We can, therefore, use entropy to measure the consistency of the timestamps within a cluster, since the timestamps will literally generate a distribution. For example, assume that an ideally expanding gas is such that all of its initial states get clustered together, with no other states. The timestamps associated with this cluster would look something like \{1, 1, 1, 1, ... ,1\}, if we use simple integer timestamps. This distribution will have an entropy of zero, which indicates perfect consistency. In contrast, if a cluster is comprised of similar states that nonetheless occur at totally different points in the sequence, then the entropy will be non-zero.

For these same reasons, we can also use the standard deviation to measure the consistency of the timestamps associated with a cluster. Returning to the example of the ideal gas, the distribution of timestamps \{1, 1, 1, 1, ... ,1\} will have a standard deviation of zero, whereas a cluster with a diverse set of timestamps will obviously have a non-zero standard deviation.

Together, these two measures allow us to quantify the extent to which a system is ordered, from two different perspectives:

(1) The entropy allows us to measure the multiplicity of outcomes possible;

(2) The standard deviation allows us to measure the variance of when those outcomes occur in time.

Application to Examples in Thermodynamics

As a demonstration, I’ve put together some code attached below that applies these ideas to two datasets:

(A) one is a stationary gas in a fixed volume, represented by 75,000,000 Euclidean three-vectors;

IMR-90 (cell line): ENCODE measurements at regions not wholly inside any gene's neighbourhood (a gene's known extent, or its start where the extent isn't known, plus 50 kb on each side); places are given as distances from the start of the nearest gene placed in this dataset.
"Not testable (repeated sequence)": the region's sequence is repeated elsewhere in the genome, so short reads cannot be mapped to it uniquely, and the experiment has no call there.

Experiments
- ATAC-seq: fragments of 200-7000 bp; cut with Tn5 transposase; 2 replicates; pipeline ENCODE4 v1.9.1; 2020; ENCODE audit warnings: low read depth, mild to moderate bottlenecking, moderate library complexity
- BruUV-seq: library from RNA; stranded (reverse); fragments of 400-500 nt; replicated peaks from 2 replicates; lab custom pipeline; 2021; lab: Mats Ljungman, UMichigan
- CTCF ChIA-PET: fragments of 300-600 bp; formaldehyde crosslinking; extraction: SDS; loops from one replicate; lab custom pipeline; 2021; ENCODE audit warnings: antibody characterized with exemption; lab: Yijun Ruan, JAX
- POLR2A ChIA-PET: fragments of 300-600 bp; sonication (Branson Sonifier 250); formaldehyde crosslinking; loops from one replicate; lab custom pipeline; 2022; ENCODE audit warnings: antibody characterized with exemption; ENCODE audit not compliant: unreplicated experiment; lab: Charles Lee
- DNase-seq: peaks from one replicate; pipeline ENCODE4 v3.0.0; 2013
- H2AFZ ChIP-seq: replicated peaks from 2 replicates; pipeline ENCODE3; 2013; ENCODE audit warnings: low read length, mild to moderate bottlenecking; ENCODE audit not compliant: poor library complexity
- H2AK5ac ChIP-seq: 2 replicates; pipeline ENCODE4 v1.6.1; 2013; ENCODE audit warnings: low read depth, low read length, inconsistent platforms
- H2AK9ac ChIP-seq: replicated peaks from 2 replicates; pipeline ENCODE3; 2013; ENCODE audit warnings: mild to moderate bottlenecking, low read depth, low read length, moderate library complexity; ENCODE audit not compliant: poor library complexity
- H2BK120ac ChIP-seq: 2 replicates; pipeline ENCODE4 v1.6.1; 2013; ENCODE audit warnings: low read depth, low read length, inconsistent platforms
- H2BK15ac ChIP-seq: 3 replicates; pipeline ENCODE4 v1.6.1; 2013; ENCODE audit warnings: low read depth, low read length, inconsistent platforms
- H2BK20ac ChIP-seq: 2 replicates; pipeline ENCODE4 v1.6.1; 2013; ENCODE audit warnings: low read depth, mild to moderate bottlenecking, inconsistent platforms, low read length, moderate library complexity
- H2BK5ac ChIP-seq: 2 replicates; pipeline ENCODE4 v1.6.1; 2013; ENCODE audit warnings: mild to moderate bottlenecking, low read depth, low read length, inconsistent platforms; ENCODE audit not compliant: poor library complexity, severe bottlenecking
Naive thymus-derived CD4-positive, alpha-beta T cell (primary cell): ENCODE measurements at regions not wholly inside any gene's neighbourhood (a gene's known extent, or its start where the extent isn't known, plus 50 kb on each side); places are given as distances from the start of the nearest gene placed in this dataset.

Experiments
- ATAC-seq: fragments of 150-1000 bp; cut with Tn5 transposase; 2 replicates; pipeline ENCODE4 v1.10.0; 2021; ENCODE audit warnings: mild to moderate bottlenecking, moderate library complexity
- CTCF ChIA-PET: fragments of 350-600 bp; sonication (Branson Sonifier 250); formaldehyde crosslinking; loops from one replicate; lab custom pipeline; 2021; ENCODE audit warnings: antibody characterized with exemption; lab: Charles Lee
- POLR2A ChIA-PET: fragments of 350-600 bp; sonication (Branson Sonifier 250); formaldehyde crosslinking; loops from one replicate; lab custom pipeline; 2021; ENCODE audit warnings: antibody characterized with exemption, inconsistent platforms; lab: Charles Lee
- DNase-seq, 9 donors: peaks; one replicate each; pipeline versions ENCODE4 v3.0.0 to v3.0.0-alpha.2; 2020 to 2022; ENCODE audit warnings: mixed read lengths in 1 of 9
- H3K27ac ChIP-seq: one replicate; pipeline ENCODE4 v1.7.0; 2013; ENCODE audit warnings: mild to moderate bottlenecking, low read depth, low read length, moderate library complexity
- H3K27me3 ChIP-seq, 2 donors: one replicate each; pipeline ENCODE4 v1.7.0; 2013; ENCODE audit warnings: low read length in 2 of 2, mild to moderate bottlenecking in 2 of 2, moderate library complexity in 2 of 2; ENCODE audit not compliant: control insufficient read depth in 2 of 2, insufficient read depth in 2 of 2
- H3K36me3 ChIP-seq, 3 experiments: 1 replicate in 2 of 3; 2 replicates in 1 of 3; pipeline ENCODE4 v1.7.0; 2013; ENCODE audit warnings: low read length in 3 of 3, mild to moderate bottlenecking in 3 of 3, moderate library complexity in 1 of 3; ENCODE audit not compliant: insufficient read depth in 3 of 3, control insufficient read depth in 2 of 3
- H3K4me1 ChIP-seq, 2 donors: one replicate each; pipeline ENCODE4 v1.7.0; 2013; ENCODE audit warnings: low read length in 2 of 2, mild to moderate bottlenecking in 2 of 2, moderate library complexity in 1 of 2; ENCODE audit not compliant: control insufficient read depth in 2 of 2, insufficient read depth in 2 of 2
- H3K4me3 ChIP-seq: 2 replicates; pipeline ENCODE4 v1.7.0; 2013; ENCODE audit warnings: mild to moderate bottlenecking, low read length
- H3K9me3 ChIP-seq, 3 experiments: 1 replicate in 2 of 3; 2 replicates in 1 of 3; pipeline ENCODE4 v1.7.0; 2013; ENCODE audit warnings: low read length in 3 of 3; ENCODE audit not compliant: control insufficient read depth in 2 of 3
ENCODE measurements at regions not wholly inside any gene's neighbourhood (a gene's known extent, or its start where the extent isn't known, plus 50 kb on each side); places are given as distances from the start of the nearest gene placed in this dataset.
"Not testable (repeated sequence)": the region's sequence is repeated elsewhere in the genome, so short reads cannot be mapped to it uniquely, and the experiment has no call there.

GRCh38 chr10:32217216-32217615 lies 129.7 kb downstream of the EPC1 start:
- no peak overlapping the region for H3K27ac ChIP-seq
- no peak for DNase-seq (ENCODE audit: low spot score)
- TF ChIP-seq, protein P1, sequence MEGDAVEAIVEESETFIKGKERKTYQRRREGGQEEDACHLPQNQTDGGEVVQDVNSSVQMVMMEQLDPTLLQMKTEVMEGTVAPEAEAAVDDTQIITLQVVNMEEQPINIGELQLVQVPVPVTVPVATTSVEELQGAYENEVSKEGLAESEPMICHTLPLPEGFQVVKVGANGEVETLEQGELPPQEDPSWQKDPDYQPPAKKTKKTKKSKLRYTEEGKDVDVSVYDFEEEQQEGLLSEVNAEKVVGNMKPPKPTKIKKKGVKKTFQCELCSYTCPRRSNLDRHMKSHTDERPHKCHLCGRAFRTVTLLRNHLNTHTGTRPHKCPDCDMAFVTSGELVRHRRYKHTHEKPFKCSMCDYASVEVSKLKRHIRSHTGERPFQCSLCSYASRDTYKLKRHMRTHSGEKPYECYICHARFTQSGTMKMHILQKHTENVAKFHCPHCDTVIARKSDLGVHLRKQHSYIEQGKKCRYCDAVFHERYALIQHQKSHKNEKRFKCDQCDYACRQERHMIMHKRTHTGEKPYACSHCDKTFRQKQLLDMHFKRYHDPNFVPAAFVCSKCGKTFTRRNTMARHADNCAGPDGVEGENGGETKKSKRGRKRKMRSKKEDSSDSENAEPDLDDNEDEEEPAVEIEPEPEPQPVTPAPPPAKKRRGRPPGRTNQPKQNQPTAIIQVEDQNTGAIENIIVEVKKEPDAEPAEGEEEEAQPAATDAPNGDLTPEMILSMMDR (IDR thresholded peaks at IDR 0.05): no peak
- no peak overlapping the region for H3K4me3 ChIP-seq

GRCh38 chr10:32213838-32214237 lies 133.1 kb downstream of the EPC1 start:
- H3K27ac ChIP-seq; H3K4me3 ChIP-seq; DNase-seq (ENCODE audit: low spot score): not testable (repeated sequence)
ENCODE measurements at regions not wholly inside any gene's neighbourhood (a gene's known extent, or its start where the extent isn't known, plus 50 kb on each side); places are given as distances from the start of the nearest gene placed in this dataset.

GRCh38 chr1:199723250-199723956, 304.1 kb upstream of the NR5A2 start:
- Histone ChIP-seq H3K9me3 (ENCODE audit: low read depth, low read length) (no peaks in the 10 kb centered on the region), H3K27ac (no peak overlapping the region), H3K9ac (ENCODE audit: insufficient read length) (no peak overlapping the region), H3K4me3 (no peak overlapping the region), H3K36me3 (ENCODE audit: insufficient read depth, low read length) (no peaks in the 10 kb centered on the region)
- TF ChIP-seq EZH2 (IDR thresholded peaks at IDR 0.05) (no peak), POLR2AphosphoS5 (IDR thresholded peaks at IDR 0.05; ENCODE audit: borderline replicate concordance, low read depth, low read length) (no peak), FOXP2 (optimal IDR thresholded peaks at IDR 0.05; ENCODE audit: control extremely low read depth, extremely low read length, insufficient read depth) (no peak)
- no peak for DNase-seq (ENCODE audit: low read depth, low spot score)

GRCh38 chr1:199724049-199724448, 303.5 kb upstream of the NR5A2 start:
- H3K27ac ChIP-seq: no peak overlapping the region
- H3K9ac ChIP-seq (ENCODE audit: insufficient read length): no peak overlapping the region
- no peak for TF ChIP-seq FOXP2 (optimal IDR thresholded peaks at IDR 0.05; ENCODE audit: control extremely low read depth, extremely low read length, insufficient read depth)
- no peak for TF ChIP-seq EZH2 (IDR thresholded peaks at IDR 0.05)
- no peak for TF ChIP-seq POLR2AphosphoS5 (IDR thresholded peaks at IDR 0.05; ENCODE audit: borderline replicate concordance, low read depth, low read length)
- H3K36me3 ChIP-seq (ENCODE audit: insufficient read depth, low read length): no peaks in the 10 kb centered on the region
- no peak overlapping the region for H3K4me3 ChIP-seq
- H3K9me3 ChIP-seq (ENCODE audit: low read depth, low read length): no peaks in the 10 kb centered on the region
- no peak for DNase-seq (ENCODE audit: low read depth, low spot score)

(B) the other is a gas in an expanding volume, also represented by 75,000,000 three-vectors.

The thesis above would imply that the expanding gas is more ordered than the stationary gas, and this is in fact the case.

Beginning with the stationary gas, the first step is to cluster the dataset, using specialized algorithms that I’ve developed to handle enormous datasets of this type –

This takes about 15 minutes, running on an iMac.

Again, rather than attempt to classify the data, we are instead testing for how consistent its positions are in time, so the classifier dimensions are instead integer indexes that tell us at what point in the sequence the state occurred. You could argue that the integers are arbitrary, but this is actually incorrect, and you can use an argument that is similar to the one I use in this article, on the connections between information and error, to show that so long as your observations are always evenly spaced in time, the actual distance in time between observations does not matter for this purpose.

Returning to the measurements described above, we would expect both the entropy and the standard deviation of the expanding gas to be lower than those associated with the stationary gas, and this is in fact the case.

Running the code attached below produced the following measurements:

Stationary Gas:

Average entropy per cluster: 3.9069.

Average standard deviation per cluster: 4.3234.

Expanding Gas:

Average entropy per cluster: 0.87500.

Average standard deviation per cluster: 0.43970.

The command line code is below, and the full archive of my A.I. code is available on ResearchGate.



Note that you will need to download my archive (approximately 73 MB) to run the command line code.